• Named entity recognition/entity recognition: Using natural language processing, the tool can identify names within the text and classify them according to categories that will have been previously defined, such as person, organization, location, or monetary value.
  • Event extraction: This is where your tool gathers information about a periodical interaction, finding details on what happened and when.
  • Text classification: Using specific parameters, your text analytics tool can assign relevant tags to data, helping you to sort more easily through text.
  • Text categorization: Your text analytics tool is constantly learning, and after using training data, it will be able to categorize data in future using what it already knows.
  • Term frequency: How often does a term come up in the data you’re analyzing?
  • Topic modeling: This is where your tool finds groups of items and identifies them as a cluster or topic.

Act on insights

The data you extract will likely provide you with clear directives as to what you should be doing next. Perhaps the term “expensive” keeps coming up, or the text analytics software detects the topic of your competitor’s brand. Understanding the sentiment around these insights and taking direct action – lowering prices, or making sure you’re more attractive than your competitor – is how you can use text analytics to provide a more effective and enticing customer experience.

Examples of text analytics

Here are a couple of examples of how the Qualtrics text analytics tool can help you to develop useful business insights.

A sophisticated understanding of sentiment

By identifying sentiment in written text by looking at clauses – the distinct parts of the sentence – you’re able to understand precisely what a customer feels positively or negatively about.

For example, pretend that a customer has written the following comment in the open text section of a customer survey feedback:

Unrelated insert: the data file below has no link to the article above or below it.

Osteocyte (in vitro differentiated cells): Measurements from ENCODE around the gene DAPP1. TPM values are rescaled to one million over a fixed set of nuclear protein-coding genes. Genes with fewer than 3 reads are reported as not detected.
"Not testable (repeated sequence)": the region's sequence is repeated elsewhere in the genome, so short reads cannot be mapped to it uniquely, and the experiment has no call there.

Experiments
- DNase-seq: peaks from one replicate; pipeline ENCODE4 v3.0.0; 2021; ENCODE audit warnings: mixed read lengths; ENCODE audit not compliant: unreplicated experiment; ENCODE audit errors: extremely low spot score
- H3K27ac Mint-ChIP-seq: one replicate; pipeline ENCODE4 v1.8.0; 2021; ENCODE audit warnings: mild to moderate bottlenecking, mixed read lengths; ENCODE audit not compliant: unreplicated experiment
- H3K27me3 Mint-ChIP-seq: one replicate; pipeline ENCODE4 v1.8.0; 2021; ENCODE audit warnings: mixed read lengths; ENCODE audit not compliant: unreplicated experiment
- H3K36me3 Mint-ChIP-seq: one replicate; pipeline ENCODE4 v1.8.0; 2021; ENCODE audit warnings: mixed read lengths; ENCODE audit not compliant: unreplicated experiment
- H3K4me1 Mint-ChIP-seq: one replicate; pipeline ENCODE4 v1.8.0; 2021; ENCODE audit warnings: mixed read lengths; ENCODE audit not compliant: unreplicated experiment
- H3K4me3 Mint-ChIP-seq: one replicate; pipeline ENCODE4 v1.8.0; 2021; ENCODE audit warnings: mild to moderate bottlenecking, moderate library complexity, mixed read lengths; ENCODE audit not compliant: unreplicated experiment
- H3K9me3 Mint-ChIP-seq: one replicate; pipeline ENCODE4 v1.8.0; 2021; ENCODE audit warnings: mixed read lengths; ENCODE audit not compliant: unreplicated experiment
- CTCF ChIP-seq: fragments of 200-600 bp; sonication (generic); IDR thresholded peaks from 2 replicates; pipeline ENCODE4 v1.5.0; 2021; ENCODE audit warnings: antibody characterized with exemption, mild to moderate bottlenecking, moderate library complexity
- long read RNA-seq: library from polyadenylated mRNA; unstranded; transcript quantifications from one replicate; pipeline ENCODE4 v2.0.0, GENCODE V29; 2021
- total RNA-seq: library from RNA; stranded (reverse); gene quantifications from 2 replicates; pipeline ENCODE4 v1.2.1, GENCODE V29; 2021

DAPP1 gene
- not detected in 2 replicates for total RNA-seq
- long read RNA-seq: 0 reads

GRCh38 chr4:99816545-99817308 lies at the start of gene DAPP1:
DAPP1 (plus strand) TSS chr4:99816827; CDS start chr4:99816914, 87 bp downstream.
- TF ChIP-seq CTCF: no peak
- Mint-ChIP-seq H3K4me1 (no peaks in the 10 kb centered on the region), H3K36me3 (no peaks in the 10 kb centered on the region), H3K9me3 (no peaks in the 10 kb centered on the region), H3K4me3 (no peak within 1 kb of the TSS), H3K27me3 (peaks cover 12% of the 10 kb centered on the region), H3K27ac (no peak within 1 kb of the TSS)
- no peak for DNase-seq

“The customer service representative helped me solve my problem, but I was on hold for a disappointingly long time which ruined the experience.”

Looking at this through a sentiment analysis lens, the first clause – “The customer service representative helped me solve my problem” is positive, but the second “I was on hold for a disappointingly long time which ruined the experience” is negative.

Many text analytics platforms will score this sentence as neutral, as the positive and negative sentiments “cancel” each other out and they work to a fixed scale of positive-neutral-negative. While someone applying a three-level scoring system would have to decide whether to weigh the liking of the customer service more heavily than the difficulty of the customer service call to determine the overall sentiment,  our sentiment analysis scale allows us to break the sentence down more specifically.

This sentence expresses multiple feelings about the experience. It needs to be on a scale of positive to negative to show that although there are both positive and negative sentiments, it’s not all negative or all positive, and it’s not neutral either – there is sentiment here that shouldn’t be missed.

The phrase “helped me solve my problem” could garner a +3 score, while “ruined the experience” could get -4. So while the sentiment of the sentence overall is negative, the two topics can be analyzed separately for a more accurate view of the customer’s feelings.

Less thorough insights, gained at scale, can lead to a lower return on investment, and more significantly, it can mean that you focus on the wrong things. As you’re likely looking at the extremes of sentiment with other tools – highly positive or highly negative – you’re not getting the nuanced picture that can help you to prioritize key areas for work.

Text analysis with Qualtrics, now powered by Clarabridge

Our XM platform leverages text analytics to conduct sentiment analysis and other data enrichment to reveal deep, granular insights that can be used to make bold business moves. Together, text analytics and sentiment analysis reveal both the what and the why in customer feedback.